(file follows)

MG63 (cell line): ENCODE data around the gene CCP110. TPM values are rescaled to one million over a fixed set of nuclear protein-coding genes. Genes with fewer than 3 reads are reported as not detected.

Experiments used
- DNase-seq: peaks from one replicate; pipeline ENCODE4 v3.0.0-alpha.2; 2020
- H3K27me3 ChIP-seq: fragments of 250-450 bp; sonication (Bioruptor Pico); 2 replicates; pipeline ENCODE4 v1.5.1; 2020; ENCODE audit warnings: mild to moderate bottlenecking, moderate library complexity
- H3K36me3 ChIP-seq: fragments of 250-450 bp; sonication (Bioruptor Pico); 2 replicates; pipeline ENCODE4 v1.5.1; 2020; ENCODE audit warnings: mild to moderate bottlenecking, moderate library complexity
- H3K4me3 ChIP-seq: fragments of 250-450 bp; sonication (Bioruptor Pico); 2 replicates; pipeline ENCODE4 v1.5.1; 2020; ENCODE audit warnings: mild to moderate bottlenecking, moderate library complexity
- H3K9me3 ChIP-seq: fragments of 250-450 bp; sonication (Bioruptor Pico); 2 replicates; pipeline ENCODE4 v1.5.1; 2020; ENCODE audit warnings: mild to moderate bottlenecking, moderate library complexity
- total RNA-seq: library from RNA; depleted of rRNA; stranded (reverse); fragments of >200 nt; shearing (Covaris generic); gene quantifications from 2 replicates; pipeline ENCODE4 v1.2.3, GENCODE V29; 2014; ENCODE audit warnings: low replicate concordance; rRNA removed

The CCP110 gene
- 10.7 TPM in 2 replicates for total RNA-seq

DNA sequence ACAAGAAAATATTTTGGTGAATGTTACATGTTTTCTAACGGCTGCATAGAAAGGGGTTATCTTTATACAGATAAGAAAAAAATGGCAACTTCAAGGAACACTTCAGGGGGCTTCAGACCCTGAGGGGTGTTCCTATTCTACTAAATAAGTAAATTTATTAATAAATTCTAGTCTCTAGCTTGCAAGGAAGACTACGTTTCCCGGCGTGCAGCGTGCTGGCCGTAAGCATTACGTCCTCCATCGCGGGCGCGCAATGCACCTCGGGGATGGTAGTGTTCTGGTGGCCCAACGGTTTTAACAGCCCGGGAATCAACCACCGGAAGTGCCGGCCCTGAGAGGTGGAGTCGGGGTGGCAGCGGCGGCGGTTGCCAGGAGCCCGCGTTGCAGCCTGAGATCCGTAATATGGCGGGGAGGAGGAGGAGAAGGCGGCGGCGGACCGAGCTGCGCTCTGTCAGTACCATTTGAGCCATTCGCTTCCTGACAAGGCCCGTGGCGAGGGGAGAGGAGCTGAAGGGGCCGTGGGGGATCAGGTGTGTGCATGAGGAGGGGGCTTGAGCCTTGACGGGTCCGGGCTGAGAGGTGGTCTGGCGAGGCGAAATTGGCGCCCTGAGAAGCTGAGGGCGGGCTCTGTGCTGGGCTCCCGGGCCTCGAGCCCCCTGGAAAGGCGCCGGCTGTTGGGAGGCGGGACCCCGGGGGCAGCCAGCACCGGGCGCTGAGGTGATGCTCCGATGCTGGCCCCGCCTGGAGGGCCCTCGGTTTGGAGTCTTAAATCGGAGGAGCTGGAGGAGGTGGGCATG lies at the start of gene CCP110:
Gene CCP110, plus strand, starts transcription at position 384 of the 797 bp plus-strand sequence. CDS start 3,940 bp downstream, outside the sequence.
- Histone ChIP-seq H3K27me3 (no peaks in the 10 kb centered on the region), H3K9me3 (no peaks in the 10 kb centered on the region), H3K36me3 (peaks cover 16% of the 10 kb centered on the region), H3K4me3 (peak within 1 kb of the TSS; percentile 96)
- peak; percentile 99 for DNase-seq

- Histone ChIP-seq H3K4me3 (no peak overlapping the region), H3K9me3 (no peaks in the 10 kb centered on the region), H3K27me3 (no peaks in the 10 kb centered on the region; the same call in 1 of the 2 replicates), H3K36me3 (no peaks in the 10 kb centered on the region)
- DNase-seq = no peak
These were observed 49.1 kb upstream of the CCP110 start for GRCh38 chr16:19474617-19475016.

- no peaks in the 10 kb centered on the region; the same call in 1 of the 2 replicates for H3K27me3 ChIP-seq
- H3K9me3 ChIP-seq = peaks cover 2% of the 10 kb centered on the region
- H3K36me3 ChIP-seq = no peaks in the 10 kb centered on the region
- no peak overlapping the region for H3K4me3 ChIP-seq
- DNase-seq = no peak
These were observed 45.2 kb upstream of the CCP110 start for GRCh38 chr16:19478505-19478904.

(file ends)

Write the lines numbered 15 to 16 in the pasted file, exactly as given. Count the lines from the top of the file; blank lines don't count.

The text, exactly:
- Histone ChIP-seq H3K4me3 (no peak overlapping the region), H3K9me3 (no peaks in the 10 kb centered on the region), H3K27me3 (no peaks in the 10 kb centered on the region; the same call in 1 of the 2 replicates), H3K36me3 (no peaks in the 10 kb centered on the region)
- DNase-seq = no peak